Antony Blinken in Middle East, says he is focused on Gaza ceasefire deal

Top US diplomat says countries in the region should press Hamas to accept Biden’s ceasefire proposal.

Blinken
US Secretary of State Antony Blinken gestures as he arrives at the airport in Cairo, Egypt [Amr Nabil /Pool/AFP]

US Secretary of State Antony Blinken has arrived in the Middle East on his latest trip to the region, which he said will focus on Washington’s Gaza truce proposal and the future of the Palestinian territory after the war.

Blinken met Egyptian President Abdel Fattah el-Sisi in Cairo on Monday, renewing US calls for the Palestinian group Hamas to accept a truce deal presented by President Joe Biden late in May.

Speaking to reporters before leaving Egypt, Blinken squarely blamed Hamas for prolonging the war, saying that the Palestinian group is an “outlier” in the region for not agreeing to the US deal.

“My message to governments throughout the region, to people throughout the region, if you want a ceasefire, press Hamas to say yes,” he told reporters.

Blinken arrived in Israel later on Monday and met with Israeli Prime Minister Benjamin Netanyahu. He will hold further talks in Qatar and Jordan this week.

The State Department said Blinken reaffirmed the “ironclad” US commitment to Israel’s security during his meeting with Netanyahu.

“The Secretary reiterated that the United States and other world leaders will stand behind the comprehensive proposal outlined by President Biden that would lead to an immediate ceasefire in Gaza, the release of all hostages, and a significant and sustained increase in humanitarian assistance for distribution throughout Gaza,” the State Department said in a statement.

While Blinken portrayed the truce plan as Biden’s proposal, when Biden made the deal public, he said it was an Israeli plan.

The proposal would see a six-week pause in fighting and the release of some Israeli captives in Gaza and Palestinian prisoners held in Israeli jails, enabling negotiations for a permanent ceasefire.

While US officials have insisted that Israel agreed to the proposal, various Israeli officials, including Netanyahu, have vowed to continue fighting until the elimination of Hamas.

Days before Biden announced his initiative, a top Israeli official said the military would fight in Gaza until at least the end of the year.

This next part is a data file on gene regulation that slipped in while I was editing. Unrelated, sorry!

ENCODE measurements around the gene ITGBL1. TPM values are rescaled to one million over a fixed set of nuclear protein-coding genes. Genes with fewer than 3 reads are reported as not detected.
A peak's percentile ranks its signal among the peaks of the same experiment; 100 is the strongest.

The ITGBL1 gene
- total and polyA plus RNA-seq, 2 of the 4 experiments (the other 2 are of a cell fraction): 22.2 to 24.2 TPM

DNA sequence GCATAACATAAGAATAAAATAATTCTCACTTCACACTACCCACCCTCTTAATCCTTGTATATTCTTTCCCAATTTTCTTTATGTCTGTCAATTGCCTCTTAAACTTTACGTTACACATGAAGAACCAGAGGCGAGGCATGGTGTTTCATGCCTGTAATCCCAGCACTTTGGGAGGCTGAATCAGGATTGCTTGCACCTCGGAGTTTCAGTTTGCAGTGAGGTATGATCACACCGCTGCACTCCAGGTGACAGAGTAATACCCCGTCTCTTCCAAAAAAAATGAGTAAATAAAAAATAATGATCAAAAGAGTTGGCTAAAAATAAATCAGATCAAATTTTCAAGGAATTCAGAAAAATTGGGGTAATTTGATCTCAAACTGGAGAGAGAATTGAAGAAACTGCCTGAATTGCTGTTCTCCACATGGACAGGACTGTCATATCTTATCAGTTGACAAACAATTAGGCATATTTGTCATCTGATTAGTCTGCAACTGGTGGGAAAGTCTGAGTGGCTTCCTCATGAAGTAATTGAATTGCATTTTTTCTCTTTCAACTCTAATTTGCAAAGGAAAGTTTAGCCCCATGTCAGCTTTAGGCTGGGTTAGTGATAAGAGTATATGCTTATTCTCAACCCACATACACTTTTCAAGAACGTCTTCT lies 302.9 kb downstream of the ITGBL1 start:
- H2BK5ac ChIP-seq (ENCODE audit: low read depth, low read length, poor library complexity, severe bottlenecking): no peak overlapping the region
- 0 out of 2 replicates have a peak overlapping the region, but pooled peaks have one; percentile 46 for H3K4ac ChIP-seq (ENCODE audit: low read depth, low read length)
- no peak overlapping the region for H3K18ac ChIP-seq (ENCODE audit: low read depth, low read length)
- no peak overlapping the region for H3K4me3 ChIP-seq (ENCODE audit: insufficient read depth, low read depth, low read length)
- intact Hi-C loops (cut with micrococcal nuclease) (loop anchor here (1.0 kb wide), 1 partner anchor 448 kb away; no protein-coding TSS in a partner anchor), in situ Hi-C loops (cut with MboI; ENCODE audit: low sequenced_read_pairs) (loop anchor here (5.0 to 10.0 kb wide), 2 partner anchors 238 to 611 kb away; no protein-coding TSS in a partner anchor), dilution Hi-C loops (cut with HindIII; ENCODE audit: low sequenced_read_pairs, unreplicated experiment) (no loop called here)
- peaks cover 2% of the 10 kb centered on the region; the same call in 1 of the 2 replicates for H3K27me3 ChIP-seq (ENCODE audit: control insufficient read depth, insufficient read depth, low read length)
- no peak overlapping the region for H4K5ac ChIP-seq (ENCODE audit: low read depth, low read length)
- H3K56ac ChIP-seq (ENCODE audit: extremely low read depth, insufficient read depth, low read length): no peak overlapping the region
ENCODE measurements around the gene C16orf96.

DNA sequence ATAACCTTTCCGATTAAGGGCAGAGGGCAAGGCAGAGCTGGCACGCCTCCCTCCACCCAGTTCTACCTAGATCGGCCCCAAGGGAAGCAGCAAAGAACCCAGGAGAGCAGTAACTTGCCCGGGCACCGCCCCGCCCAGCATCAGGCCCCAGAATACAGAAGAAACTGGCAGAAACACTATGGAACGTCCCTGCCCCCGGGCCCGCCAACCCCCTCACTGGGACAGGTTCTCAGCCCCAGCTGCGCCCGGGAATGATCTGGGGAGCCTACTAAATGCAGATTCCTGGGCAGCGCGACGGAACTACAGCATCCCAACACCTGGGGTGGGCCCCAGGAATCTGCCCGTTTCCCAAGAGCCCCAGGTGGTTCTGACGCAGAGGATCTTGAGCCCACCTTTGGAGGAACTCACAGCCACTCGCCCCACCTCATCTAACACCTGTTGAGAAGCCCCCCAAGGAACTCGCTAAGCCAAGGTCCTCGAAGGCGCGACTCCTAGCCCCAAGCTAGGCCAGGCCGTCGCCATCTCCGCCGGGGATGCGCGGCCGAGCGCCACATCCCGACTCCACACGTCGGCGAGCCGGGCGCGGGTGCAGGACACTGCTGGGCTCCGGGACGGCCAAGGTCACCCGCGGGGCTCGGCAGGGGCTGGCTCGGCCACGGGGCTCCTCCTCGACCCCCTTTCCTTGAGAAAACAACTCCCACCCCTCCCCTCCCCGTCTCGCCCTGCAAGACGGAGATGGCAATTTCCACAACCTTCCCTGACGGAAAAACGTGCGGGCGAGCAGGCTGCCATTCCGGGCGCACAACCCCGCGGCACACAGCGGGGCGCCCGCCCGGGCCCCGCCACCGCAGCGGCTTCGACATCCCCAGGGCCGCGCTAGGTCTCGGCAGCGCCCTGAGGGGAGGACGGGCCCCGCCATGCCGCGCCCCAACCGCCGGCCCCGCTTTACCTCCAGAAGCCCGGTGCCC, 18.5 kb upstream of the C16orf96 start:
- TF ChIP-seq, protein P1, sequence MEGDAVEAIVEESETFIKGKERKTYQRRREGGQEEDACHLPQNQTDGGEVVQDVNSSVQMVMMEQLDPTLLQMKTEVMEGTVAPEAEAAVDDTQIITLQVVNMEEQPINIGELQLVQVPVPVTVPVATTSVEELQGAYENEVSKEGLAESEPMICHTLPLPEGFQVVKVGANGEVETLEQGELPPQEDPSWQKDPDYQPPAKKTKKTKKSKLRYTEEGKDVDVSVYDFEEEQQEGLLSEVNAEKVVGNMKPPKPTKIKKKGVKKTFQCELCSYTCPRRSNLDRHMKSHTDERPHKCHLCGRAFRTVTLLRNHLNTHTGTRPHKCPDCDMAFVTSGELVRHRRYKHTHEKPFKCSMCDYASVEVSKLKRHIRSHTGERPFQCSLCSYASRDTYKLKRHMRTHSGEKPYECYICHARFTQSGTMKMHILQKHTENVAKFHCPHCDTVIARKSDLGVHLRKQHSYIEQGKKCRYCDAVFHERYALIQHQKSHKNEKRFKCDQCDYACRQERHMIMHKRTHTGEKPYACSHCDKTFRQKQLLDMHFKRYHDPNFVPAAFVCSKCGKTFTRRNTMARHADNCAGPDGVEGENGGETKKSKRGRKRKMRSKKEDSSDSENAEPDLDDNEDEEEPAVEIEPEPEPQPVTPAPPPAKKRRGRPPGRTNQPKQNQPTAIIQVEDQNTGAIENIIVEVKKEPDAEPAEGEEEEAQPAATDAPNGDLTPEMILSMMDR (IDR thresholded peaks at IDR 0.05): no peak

For its part, Hamas has said it will only agree to a deal that would lead to a lasting end to the war and the full withdrawal of Israeli troops from Gaza.

Hamas reiterated its position on Monday after its political chief Ismail Haniyeh met with officials from the Palestinian Islamic Jihad – a smaller armed group – in Doha.

“The two delegations discussed the … indirect negotiations and efforts to end the war, stressing that any agreement must include a permanent ceasefire, complete withdrawal from the [Gaza] Strip, reconstruction, ending the siege and a serious [prsioners] exchange,” Hamas said in a statement.

The Palestinian group previously called for an “explicit” commitment from Israel to a lasting ceasefire.

Despite the lack of clarity in the Israeli position, Biden administration officials have repeatedly said that Hamas is the “only” hurdle to ending the war in Gaza.

On Monday, Blinken said he could not speculate on Hamas’s position or whether the group will agree to the plan. He also thanked Egypt for its role in the talks, saying that Egyptian officials were in communication with Hamas “as recently as a few hours ago”.

The US truce plan does not outline plans for the future of Gaza after the war, but Washington has said that it would not accept Hamas rule in the territory.

The Biden administration says it wants a “reformed” Palestinian Authority (PA) to eventually govern Gaza.

But the Israeli government has ruled out allowing the occupied West Bank-based PA to govern Gaza, with Netanyahu likening Fatah – the dominant faction in the PA – to Hamas.

The Biden administration, which provides Israel with billions of dollars in military aid, has often criticised the US ally for failing to formulate a long-term plan for Gaza beyond the war.

“It’s critical that we continue to work on plans for the day after, to make sure that when it comes to security in Gaza, when it comes to governance, when it comes to reconstruction, we have the plans in place,” Blinken said on Monday.

“That’s going to be a critical part of my conversations here in the region.”

Blinken was asked about an NBC News report saying that the US had discussed a unilateral ceasefire deal to release captives in Gaza with US citizenship; he said Washington thinks a broader truce agreement is the most effective way to release all captives.

The Egyptian presidency had said that el-Sisi discussed with Blinken efforts to reach a ceasefire in Gaza, and the two sides agreed to intensify efforts to reach a deal.

“The meeting also saw discussions of Egyptian efforts to bring humanitarian aid to the people of Gaza, and to that end, the president stressed the need for international efforts to remove the hurdles to humanitarian assistance,” it said.

At least 37,124 people have been killed and 84,712 others wounded in Israel’s war on Gaza since October, according to Palestinian health officials.

Israel has imposed severe restrictions on supplies of food, water, medical supplies and fuel to Gaza, with the United Nations and aid agencies warning that the territory is on the verge of famine.

Israel launched the war after Hamas led an attack on southern Israel on October 7, killing at least 1,139 people, according to an Al Jazeera tally based on Israeli statistics, and seized around 250 others as hostages.

Around half of the captives were released in a weeklong truce deal in November. Around 120 captives remain in Gaza, including 43 whom Israel has declared dead.

Source: Al Jazeera